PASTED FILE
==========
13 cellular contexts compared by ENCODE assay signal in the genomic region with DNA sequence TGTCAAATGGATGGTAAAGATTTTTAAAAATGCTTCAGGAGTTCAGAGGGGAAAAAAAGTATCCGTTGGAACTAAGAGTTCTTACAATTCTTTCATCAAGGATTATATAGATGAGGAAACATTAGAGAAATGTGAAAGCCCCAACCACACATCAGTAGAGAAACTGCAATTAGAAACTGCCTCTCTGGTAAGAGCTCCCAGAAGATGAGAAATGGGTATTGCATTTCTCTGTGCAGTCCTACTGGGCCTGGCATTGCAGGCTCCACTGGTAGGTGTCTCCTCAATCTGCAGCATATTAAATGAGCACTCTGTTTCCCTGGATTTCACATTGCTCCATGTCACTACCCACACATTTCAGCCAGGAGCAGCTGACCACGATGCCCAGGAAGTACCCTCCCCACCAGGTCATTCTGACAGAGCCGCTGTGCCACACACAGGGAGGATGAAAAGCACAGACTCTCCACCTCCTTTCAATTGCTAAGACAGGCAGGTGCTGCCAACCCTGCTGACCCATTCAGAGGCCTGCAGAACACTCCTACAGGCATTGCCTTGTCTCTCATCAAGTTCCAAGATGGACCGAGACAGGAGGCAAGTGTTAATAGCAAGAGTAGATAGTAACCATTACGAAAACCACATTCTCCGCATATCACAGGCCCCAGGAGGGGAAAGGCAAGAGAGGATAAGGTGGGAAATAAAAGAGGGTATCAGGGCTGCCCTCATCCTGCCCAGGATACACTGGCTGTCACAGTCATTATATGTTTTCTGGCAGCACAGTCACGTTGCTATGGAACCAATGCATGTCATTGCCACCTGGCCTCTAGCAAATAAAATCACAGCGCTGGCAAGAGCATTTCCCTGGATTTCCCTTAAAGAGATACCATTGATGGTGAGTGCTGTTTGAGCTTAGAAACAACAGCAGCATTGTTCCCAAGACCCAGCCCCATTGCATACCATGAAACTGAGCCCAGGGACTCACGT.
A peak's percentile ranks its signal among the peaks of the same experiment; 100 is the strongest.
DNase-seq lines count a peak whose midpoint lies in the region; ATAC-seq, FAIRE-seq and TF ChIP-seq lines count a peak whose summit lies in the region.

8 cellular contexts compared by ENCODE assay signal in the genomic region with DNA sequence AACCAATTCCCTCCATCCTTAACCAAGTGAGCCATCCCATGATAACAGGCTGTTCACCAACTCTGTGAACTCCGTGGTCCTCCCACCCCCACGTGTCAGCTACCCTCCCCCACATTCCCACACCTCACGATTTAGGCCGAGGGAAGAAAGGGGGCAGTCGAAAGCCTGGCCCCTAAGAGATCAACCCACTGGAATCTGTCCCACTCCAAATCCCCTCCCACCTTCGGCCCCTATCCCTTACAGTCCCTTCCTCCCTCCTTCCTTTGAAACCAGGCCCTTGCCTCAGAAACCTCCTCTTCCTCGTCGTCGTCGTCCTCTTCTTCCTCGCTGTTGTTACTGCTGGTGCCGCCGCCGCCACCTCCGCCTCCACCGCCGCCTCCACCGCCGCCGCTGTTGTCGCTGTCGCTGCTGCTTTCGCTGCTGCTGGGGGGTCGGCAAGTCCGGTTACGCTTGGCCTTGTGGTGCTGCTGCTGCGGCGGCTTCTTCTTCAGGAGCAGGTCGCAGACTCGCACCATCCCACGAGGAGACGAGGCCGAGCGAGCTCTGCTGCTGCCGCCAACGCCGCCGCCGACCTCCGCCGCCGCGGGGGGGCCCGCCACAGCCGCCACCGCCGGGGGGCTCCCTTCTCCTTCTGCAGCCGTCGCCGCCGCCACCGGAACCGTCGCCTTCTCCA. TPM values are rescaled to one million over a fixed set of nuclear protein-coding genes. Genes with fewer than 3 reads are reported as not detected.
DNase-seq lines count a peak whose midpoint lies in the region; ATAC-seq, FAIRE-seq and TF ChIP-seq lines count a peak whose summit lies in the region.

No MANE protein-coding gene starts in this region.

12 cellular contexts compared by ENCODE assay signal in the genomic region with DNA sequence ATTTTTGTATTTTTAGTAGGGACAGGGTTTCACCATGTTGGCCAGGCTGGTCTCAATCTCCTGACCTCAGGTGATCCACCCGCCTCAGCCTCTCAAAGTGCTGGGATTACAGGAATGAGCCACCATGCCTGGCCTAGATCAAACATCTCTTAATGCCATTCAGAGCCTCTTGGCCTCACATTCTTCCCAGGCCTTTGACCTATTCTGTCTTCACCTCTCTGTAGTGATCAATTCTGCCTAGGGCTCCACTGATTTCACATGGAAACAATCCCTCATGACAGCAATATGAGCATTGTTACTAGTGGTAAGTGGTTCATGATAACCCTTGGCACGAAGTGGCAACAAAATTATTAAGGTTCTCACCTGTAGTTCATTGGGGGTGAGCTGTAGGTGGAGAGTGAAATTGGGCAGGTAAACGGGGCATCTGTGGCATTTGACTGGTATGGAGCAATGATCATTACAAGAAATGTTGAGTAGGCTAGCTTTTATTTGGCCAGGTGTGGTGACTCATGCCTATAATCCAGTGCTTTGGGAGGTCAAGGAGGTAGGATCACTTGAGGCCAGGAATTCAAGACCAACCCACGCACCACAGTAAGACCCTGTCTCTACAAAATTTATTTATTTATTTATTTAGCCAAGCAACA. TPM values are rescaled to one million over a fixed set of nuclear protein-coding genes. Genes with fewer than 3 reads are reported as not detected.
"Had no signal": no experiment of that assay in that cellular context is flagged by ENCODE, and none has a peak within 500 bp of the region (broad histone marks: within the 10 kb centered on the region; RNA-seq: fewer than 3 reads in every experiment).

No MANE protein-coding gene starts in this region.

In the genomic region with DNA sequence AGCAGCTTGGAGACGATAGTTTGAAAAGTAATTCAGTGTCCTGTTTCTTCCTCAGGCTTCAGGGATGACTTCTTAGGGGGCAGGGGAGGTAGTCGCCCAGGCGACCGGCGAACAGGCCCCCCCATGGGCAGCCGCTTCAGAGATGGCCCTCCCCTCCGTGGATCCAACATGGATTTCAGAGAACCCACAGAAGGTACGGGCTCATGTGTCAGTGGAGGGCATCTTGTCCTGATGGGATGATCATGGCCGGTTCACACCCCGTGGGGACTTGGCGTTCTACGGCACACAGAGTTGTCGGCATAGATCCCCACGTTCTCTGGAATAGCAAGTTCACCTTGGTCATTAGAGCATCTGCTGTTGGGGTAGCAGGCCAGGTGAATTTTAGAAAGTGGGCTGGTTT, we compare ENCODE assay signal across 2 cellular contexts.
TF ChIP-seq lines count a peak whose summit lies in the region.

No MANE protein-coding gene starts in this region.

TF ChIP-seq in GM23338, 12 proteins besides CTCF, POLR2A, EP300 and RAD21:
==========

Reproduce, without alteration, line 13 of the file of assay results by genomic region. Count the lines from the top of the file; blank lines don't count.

TF ChIP-seq in GM23338, 12 proteins besides CTCF, POLR2A, EP300 and RAD21: